A PRIMARY school in Herefordshire has been praised for how safe its pupils feel, but has been told the quality of education could be better.

Ofsted inspectors visited Leintwardine Endowed CE Primary School, in the north of the county, and said it could be downgraded from its rating of good during its next graded inspection.

Visiting the Watling Street school to carry out an ungraded inspection, Kerry Rochester and Justine Lomas, from Ofsted, said the school was welcoming and at the heart of its community.


They also praised pupils' behaviour, and how highly they spoke about residential trips.

"One pupil talked about how he conquered his fear of heights while on a residential visit and said he came back feeling ‘proud and confident’," the report said.

"Pupils enjoy being school ambassadors and setting up lunchtime clubs for other pupils."

The pair said pupils did learn well "in some subjects", but the "quality of education was not as strong in other subjects".

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In some subjects, such as mathematics and history, the curriculum was well thought out, they said, but leaders knew more work was needed in others, such as geography and science.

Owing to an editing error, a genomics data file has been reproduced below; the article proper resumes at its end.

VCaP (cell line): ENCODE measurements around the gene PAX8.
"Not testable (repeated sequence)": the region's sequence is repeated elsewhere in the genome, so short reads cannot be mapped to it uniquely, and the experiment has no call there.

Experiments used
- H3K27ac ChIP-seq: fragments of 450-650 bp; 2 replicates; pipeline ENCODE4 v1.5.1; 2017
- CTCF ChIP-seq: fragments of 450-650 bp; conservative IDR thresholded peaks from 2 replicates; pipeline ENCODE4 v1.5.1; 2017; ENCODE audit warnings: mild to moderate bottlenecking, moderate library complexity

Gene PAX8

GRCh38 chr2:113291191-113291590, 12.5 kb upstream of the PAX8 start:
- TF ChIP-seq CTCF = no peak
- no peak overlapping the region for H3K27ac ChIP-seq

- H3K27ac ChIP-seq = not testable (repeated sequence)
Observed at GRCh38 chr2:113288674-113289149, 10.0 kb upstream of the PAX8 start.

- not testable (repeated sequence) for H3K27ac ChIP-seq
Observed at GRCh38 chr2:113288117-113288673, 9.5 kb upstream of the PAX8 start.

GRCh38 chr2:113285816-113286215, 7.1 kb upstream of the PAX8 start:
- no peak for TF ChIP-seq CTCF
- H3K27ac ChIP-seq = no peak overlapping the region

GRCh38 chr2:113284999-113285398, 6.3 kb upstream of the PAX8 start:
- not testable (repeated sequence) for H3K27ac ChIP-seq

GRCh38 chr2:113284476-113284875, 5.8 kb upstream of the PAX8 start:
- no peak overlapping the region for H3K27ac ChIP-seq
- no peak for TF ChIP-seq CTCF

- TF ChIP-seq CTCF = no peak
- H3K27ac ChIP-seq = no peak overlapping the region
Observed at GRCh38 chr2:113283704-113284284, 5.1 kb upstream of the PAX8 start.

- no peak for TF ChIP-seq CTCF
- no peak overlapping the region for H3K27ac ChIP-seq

Inspectors said leaders at the school, with 82 pupils aged between four and 11, had a good relationship with staff and also valued pupils’ wider development.

They said: "For example, all pupils are given the opportunity to learn to swim. They enjoy having the opportunity to attend yoga, football and netball clubs."

Ofsted gives primary school three areas to improve

Safeguarding was also said to be effective, but Ofsted gave three points where the school, led by headteacher Nicola Gorry, needed to improve to avoid being downgraded from good – a rating it has held since 2013.


Ofsted said the reading curriculum was not well structured and teachers were unclear about what they were expected to teach and when they should teach it. This means that pupils’ learning does not build throughout the year or from one year to the next.

In the report of the November 2 visit, published on December 7, Ofsted said the phonics curriculum was also said to be "not well delivered", with teachers’ assessment strategies not highlighting struggling children.

The inspectors also said that leaders’ systems to check on the delivery of the curriculum were at the early stages of development so they were unsure of the impact.